Live at Brighton Dome - the city's best comedy night
and live on Freeview channel 276
With the exception of a small number of stadium-filling turns, the venue has long hosted the best acts who have thrived and or prospered beyond the comedy circuit, and whoever came up with the idea of Live at the Dome deserves mucho kudos.
It uses the long established set up of an MC and a line up of comics (usually three but four this time around) delivering smallish, punchy sets to a, more often than not, easily pleased crowd.
Live at Brighton Dome is a little less boozy than its city forebears, and obviously less intimate but benefits from a higher calibre of comic and more consistent roster.
This month’s show (October 21) drew in a familiarly hefty Saturday night crowd, many glad to be away from the rowdy Rugger fans who were filling the town’s boozers ahead of an evening of egg-chasing disappointment.
MC Catherine Bohart promised a night of gorgeous comedy and put her back into some serious crowd work – not an easy job in a venue of that size.
After a few tepid exchanges she was rewarded with the discovery of a funeral directing couple, and picked that thread well enough throughout the evening, although a little more material would have been nice.
The line-up was due to feature Josh Pugh, he of the many many superb little one-man social media skits, but sadly he wasn’t able to take part in the show, and his place was filled by other acts.
San Fransican Katie Green, was a huge, sassy presence with a set which span out from being the self-confessed ‘toxic one in the relationship’ and a being a Latina girl dealing with dating in the UK.
In addition to nailing a dippy London accent she also had a few excellent lines, some of which you won’t find yourself repeating to an elderly aunt.
The second replacement act was a little more familiar being that he’s currently appearing in the comedy TV juggernaut Taskmaster.
Aussie stand-up Sam Campbell is obviously making headway in Blighty after winning the main prize at the Edinburgh Comedy Festival in 2022.
The likeable, slightly geeky vibes he’s giving off in Taskmaster did little to prepare the audience for a fast and energetic barrage of snappy, absurdist material.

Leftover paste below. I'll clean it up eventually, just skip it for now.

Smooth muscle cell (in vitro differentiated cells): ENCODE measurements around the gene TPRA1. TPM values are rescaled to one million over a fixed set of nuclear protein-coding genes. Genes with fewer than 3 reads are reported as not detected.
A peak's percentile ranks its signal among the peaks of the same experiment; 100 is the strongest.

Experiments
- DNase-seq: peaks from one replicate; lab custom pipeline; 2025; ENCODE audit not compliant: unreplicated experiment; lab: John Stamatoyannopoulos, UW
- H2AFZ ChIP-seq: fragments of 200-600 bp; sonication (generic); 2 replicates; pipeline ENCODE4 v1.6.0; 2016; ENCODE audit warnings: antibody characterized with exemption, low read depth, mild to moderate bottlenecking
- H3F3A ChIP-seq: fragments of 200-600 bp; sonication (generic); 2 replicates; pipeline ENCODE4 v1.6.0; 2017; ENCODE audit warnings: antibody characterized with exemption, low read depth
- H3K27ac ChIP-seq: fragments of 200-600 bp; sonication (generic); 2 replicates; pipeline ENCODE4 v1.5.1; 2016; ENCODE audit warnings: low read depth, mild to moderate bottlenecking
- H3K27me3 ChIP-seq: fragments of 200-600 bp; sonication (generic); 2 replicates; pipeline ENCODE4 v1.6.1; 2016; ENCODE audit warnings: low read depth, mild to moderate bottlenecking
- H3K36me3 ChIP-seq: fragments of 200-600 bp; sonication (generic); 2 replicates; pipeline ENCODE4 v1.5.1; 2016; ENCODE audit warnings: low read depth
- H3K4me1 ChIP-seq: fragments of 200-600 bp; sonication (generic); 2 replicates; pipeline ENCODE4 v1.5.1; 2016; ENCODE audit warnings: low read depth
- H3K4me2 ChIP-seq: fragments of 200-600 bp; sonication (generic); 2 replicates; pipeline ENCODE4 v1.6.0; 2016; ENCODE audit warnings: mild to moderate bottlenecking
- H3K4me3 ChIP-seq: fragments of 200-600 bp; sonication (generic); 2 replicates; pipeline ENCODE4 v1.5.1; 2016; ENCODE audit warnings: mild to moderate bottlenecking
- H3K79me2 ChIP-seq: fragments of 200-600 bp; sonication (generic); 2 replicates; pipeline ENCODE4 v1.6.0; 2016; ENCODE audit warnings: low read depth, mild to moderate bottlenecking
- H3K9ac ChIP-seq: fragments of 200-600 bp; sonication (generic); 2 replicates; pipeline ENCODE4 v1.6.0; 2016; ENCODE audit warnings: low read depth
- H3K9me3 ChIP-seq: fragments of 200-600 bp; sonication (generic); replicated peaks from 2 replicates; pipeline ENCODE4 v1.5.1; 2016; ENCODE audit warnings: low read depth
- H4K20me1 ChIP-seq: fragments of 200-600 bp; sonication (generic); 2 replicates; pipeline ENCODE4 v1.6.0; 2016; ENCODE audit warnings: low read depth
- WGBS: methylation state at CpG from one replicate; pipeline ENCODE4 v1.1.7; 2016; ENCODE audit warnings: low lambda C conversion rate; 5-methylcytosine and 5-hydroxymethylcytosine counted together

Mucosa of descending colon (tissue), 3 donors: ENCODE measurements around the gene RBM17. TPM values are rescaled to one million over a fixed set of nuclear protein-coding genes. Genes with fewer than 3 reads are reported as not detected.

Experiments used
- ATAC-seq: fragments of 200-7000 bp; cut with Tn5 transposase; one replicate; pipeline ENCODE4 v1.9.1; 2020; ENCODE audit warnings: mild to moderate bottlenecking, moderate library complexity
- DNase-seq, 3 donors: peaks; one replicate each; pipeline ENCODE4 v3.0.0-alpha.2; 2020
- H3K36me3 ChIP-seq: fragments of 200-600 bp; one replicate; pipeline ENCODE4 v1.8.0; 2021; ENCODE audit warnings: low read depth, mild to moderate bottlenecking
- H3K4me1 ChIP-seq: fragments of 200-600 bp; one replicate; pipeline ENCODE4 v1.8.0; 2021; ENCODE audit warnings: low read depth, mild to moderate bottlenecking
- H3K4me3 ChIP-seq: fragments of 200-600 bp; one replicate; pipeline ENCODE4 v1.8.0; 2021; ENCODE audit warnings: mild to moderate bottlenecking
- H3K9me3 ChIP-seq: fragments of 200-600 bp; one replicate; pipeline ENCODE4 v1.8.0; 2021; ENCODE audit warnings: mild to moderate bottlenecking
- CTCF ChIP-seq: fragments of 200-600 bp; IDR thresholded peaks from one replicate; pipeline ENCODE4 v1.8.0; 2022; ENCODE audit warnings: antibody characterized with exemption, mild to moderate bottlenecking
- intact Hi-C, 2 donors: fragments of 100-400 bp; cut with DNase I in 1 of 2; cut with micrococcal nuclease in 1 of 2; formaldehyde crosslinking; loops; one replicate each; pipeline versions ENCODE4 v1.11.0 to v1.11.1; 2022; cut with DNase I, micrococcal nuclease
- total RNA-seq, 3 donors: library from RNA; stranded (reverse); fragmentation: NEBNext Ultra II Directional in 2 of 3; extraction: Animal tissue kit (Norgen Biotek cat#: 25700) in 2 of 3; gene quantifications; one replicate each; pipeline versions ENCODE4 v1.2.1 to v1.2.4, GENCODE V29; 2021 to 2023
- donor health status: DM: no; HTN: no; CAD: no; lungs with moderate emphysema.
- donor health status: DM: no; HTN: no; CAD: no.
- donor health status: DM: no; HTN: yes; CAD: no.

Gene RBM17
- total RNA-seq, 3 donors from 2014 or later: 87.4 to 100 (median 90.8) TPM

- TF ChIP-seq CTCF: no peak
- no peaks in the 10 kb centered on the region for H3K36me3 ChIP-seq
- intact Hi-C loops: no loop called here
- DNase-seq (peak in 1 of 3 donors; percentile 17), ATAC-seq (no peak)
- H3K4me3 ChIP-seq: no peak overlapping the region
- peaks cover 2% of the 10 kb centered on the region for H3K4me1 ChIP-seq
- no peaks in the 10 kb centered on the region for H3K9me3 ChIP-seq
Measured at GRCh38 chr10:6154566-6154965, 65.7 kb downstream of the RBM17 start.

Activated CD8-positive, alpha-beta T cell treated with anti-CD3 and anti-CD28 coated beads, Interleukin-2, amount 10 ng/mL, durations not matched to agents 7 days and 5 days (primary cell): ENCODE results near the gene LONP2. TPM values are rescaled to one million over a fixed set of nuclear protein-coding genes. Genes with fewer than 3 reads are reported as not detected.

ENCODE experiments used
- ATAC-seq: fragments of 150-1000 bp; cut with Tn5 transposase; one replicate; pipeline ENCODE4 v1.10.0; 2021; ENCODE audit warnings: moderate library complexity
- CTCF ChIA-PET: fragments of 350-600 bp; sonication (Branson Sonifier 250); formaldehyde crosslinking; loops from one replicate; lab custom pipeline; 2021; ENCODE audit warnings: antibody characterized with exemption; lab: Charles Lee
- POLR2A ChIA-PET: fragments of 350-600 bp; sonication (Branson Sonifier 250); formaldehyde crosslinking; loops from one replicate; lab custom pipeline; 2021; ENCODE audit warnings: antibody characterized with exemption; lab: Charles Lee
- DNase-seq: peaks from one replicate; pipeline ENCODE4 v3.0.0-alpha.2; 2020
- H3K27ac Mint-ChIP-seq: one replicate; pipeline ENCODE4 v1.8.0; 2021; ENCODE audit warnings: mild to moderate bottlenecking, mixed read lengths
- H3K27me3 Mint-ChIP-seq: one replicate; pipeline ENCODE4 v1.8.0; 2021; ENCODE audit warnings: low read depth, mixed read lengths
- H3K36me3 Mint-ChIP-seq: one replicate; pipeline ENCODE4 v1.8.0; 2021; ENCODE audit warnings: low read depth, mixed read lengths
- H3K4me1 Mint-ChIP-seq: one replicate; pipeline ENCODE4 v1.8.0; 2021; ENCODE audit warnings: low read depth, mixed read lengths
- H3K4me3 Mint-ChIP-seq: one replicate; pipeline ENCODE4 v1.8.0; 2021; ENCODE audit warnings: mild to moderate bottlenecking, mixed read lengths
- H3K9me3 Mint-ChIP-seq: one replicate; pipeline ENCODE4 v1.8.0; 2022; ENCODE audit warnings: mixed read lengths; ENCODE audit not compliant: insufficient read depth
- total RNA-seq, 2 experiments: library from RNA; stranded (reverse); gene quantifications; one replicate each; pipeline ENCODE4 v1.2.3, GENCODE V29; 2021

His style isn’t a billion miles away from the surrealism of Paul Foot, which is high enough praise for any comedian.
The two big dogs of the night were Tim Key and Simon Amstell, both delivering superb sets in wildly different ways.
Key won his Edinburgh award in 2009 and is now referring to it in terms of tragic career trajectory.
It’s a nonsense of course, not just because of Key’s recent TV roles as Sidekick Simon with Alan Partridge and as the eponymous Witchfinder with Daisy May Cooper, but because he is now such a utterly brilliant performer.
His gag-heavy set, began with a burst of strong lager into the front row, and the first of many silly but immensely funny short poems, complete with a barked asides off mic.
Key’s use of language is dizzying, as is the way he drills down into his dopey stories, including a memorable almost frenzied paen to Cheddar.
Conversely, Amstell spent most of his time on a stool reading from prompts of potential new material on sheets of A4 paper “I’m just trying out some jokes in front of 1200 people, that’s ok isn’t it?”
He’s still as adorable, charming and cheeky as he was at the turn-of-the-century on Popworld, but is having a joyous middle-age after slaying much of his neurosis and hang-ups with a combination of sex, love and life-changing natural drug experiences.
If that sounds smug or pompous, don’t worry he certainly isn’t, he’s still worried about getting old and dying, and although he says he’s ‘transcended self and ego’, he still refers to himself as a star far more often than people ascribed it to Judy Garland.
A meandering but excellent end to an impressive night of comedy.
LIve at Brighton Dome returns on December 14 for a Christmas special with Maisie Adam, Nina Conti, Dylan Moran and more to be announced